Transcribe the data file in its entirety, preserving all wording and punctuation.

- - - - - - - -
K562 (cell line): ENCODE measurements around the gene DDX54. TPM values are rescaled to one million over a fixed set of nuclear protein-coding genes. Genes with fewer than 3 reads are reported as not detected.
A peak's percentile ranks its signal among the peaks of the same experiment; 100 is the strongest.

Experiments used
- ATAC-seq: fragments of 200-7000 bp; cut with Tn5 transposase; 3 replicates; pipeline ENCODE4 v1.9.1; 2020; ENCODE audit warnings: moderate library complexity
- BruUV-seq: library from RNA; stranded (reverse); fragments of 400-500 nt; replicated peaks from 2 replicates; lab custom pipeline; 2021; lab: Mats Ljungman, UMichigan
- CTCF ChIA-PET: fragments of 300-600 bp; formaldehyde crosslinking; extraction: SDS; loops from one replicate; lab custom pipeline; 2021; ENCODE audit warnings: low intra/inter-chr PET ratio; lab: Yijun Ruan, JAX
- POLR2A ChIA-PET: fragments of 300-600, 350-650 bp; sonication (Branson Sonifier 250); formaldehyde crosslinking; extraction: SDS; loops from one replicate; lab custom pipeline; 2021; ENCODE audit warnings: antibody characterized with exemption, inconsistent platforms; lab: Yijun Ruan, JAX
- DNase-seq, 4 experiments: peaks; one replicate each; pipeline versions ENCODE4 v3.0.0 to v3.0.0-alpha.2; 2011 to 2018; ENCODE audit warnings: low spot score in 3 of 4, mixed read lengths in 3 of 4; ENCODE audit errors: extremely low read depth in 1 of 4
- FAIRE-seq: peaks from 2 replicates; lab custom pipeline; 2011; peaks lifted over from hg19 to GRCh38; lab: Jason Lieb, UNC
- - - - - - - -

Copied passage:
K562 (cell line): ENCODE measurements around the gene DDX54. TPM values are rescaled to one million over a fixed set of nuclear protein-coding genes. Genes with fewer than 3 reads are reported as not detected.
A peak's percentile ranks its signal among the peaks of the same experiment; 100 is the strongest.

Experiments used
- ATAC-seq: fragments of 200-7000 bp; cut with Tn5 transposase; 3 replicates; pipeline ENCODE4 v1.9.1; 2020; ENCODE audit warnings: moderate library complexity
- BruUV-seq: library from RNA; stranded (reverse); fragments of 400-500 nt; replicated peaks from 2 replicates; lab custom pipeline; 2021; lab: Mats Ljungman, UMichigan
- CTCF ChIA-PET: fragments of 300-600 bp; formaldehyde crosslinking; extraction: SDS; loops from one replicate; lab custom pipeline; 2021; ENCODE audit warnings: low intra/inter-chr PET ratio; lab: Yijun Ruan, JAX
- POLR2A ChIA-PET: fragments of 300-600, 350-650 bp; sonication (Branson Sonifier 250); formaldehyde crosslinking; extraction: SDS; loops from one replicate; lab custom pipeline; 2021; ENCODE audit warnings: antibody characterized with exemption, inconsistent platforms; lab: Yijun Ruan, JAX
- DNase-seq, 4 experiments: peaks; one replicate each; pipeline versions ENCODE4 v3.0.0 to v3.0.0-alpha.2; 2011 to 2018; ENCODE audit warnings: low spot score in 3 of 4, mixed read lengths in 3 of 4; ENCODE audit errors: extremely low read depth in 1 of 4
- FAIRE-seq: peaks from 2 replicates; lab custom pipeline; 2011; peaks lifted over from hg19 to GRCh38; lab: Jason Lieb, UNC